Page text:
Behaviors and actions matter. When patients are given instructions to follow, listening to their medical providers’ advice is often the key to recovery. Unfortunately, not everyone does what they should to change their lives and health.
Some people need more support, which is where a coaching program can be helpful. Making lifestyle changes isn’t always simple for clients who are looking for wellness coaching, which is where an integrative health coach comes in. Integrative health coaching is a client-centered approach to addressing a client’s overall health and wellbeing. With integrative health coaching, healing is about acknowledging the roles of the body, mind, and spirit during recovery. Self-care, goal-setting sessions, and lifestyle changes may all be implemented during the coaching process.
What is Integrative Health Coaching?
Integrative health coaching is a partnership between individuals or groups and their health coach. The coach focuses on the innate healing capacity within clients and places an emphasis on behavior changes, such as investing in more regular self-care. Integrative health coaches are well-trained and prepared to partner with clients to work together to heal minds, bodies, and spirits. Integrative health coaching is designed to provide support to patients in the way that they need it.
Do they need help setting goals? Do they need help with behavioral changes? Perhaps they want someone to help them understand why they’re being placed on a certain treatment program, or they simply need assistance getting started. This is where an integrative health coach can make a major difference in the patient’s life.
What Does an Integrative Health Coach Do?
During an integrative health coaching session, the goal is to work with the client to identify goals. For example, the coach may ask what is most important in the client’s life and why they want to be in their best health. A parent may suggest they want to be healthier to play with their children, or athletes may want to be the best versions of themselves so they can compete at the highest level. During this discussion, the coach may ask about behavior changes that have been made to address health in the past to get a good idea of what has and has not worked for the client.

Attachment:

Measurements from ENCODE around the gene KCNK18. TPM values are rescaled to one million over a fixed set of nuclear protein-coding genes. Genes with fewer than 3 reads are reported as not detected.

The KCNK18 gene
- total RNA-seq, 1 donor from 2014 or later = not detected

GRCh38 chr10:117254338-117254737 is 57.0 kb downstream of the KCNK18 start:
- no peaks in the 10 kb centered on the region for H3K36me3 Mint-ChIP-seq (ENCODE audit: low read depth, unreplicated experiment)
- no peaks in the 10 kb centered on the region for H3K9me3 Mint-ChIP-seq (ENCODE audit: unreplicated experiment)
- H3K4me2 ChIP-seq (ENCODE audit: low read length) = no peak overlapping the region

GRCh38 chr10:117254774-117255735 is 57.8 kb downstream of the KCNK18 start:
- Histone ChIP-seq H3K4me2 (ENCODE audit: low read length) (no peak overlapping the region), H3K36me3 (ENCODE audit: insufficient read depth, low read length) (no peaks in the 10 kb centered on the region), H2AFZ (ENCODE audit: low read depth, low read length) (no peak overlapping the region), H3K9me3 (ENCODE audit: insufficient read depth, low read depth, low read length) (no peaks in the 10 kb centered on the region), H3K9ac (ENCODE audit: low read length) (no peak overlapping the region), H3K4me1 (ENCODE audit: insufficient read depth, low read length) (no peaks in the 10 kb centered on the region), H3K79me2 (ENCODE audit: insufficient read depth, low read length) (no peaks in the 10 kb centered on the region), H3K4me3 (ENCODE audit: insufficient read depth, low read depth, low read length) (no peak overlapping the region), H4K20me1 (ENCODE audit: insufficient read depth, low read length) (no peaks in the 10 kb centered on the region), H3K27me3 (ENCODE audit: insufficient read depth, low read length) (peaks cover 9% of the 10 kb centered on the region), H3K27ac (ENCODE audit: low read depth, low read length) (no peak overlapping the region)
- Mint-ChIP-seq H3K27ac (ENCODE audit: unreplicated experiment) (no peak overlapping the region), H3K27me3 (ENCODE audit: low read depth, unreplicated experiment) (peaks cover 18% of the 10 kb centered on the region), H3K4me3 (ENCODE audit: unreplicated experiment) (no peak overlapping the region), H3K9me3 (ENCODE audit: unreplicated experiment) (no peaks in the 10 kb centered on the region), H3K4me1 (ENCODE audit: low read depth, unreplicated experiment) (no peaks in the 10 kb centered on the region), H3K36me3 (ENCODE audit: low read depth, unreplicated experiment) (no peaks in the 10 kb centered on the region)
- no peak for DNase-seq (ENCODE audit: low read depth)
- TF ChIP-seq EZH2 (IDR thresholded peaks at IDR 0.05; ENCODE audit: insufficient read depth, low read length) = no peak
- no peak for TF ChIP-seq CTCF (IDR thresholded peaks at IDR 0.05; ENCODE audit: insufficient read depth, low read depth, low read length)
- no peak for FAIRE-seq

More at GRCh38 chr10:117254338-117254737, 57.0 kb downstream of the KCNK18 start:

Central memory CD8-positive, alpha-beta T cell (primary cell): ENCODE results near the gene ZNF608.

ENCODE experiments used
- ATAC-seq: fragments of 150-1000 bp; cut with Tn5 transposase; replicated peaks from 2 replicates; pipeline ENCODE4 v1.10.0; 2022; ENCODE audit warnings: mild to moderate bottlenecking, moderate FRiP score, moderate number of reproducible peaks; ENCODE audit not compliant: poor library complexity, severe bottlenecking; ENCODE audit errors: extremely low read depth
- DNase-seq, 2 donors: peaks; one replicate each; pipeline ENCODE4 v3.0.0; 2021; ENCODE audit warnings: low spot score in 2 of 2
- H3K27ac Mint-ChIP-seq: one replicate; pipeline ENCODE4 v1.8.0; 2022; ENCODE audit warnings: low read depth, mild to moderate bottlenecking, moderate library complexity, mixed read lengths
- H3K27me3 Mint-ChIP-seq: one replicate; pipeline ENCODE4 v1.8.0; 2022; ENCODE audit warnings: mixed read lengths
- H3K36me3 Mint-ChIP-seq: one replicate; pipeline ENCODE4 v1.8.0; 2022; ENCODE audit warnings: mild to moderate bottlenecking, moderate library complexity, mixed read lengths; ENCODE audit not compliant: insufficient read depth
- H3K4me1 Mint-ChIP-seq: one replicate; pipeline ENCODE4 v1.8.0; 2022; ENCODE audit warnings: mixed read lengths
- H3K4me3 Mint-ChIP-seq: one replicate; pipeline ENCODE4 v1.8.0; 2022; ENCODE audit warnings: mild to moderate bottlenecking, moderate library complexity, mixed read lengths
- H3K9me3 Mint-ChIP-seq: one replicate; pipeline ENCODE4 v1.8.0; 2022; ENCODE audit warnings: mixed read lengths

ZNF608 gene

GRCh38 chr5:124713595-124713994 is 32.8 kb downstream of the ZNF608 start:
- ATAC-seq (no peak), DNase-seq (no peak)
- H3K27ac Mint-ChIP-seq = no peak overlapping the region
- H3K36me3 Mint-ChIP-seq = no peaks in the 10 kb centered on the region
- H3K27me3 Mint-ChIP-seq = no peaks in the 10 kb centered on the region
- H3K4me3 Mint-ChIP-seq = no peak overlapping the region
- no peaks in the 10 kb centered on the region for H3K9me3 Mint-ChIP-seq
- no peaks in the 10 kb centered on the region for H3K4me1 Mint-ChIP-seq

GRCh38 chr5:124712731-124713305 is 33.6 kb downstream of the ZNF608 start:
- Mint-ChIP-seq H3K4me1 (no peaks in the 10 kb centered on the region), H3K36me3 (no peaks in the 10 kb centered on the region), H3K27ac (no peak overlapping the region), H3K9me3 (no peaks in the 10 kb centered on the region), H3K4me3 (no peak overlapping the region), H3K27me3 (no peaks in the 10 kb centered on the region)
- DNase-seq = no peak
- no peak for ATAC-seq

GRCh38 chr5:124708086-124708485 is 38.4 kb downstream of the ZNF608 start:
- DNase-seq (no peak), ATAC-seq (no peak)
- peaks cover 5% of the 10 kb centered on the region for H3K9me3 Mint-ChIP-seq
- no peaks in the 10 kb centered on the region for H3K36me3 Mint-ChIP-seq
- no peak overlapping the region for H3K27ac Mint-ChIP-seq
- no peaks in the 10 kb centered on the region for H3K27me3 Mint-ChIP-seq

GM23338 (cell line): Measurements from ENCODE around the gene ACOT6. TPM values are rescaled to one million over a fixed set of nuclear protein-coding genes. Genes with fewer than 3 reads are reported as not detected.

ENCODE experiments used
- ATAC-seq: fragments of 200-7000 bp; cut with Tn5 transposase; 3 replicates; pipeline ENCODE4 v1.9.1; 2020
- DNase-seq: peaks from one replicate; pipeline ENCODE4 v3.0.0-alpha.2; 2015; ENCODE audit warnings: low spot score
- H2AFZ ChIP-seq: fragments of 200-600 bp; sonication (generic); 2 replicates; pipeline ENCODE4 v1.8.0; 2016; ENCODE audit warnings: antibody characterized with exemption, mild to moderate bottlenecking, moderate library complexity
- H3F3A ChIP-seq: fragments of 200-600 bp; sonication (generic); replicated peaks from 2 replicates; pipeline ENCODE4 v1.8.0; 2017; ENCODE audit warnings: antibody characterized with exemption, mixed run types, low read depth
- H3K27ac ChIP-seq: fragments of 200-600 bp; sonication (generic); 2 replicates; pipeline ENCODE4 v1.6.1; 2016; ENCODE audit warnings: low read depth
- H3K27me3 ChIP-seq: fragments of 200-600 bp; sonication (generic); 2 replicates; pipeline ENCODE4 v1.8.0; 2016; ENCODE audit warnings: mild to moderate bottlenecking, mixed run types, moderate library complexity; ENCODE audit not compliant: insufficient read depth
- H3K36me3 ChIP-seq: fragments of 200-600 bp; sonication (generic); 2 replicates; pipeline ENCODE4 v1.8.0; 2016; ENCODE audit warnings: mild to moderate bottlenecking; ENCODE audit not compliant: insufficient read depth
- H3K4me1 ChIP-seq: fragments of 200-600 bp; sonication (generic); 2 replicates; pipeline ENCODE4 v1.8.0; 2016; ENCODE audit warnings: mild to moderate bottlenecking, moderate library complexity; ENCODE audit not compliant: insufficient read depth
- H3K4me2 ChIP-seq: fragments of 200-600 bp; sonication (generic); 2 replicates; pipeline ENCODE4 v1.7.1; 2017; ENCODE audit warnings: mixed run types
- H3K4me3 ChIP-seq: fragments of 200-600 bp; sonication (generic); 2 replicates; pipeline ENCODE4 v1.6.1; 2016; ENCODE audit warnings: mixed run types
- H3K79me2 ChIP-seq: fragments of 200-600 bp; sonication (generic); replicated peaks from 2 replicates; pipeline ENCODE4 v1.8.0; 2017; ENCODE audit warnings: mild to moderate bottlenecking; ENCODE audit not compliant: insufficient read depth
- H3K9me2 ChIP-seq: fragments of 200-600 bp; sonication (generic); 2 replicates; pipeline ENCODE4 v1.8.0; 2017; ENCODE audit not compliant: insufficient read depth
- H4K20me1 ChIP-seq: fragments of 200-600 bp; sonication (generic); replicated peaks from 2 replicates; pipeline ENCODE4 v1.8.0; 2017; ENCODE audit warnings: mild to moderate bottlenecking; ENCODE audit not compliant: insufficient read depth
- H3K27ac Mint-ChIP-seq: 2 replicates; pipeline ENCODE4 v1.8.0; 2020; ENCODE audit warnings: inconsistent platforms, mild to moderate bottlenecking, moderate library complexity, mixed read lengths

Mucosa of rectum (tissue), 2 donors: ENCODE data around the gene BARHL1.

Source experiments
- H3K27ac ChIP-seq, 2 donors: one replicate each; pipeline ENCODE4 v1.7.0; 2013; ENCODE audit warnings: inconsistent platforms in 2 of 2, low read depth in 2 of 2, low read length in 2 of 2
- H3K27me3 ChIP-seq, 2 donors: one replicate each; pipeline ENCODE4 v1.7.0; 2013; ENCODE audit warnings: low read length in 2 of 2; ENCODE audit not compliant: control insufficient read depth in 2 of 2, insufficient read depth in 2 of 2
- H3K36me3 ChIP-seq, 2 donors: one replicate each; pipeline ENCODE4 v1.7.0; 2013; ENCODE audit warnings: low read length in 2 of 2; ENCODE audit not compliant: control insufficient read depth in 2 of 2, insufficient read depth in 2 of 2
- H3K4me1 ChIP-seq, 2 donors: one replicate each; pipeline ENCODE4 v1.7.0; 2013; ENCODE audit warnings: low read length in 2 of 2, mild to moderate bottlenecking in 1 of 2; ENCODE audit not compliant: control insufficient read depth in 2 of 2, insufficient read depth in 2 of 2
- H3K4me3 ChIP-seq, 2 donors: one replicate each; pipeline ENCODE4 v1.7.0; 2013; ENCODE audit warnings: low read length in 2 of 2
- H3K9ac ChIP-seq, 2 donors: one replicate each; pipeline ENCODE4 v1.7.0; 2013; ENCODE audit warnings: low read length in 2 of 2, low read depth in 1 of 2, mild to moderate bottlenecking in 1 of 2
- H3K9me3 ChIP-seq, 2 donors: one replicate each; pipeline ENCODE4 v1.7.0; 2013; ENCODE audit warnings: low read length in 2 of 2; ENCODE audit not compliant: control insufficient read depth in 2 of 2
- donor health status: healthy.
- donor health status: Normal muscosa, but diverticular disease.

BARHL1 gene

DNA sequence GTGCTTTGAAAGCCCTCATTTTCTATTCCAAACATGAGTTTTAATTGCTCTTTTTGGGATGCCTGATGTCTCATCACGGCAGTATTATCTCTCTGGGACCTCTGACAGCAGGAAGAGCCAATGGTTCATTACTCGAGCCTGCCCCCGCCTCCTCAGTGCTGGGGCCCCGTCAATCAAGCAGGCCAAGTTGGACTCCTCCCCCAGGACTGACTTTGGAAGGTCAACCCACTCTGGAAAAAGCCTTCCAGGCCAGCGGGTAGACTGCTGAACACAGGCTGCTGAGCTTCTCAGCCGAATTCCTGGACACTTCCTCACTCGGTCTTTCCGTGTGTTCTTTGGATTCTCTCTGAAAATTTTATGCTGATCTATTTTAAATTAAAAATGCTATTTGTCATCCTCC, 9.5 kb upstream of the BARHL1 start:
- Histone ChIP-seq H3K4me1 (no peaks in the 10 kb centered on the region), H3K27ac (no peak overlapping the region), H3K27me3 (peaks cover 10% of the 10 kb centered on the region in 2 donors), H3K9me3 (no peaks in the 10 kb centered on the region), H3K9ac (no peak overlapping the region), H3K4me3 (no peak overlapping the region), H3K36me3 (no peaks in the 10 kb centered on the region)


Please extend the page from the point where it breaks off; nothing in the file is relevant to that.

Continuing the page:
With the coach, clients will then rate the core areas affecting health and wellbeing, such as sleep or nutrition. By identifying those core areas that need more attention, it’s possible to focus and create changes that help the person more holistically. A behavior change takes time and is not always easy to do immediately, so clients may rely heavily on input from health coaches.
Clients are expected to create a goal to improve overall health and wellbeing with input from their coach, and it’s the coach’s job to make sure that the goals are reasonable and actionable. Multiple goal-setting sessions may be needed, and goals can change as more is learned about the patient’s health and ability to adapt.
Coaches then assist clients in taking action to achieve their goals. Coaches will go over the ways that those actions can happen, how long those actions should take, and help anticipate challenges. Coaches may also provide accountability methods to help clients stay on track.
For example, a coach may be helping a client set a plan for weight loss and discuss a reasonable timeline for the amount of weight the client wants to lose. They may help them anticipate challenges, like a potentially interruptive health issue, and go over how to get back on track if the plan is derailed for any reason. Integrative health coaches will focus on teaching accountability methods to help keep their clients on track, but they will also focus on treating the entire person and look for ways to help make real behavior changes rather than temporary fixes.
Benefits of Health Coaching
By helping clients improve quality of life through necessary behavior changes, integrative health coaching offers a number of benefits. A health coach finds fulfillment in seeing the results of helping another person improve their overall wellbeing.
How Integrative Health Coaching Helps People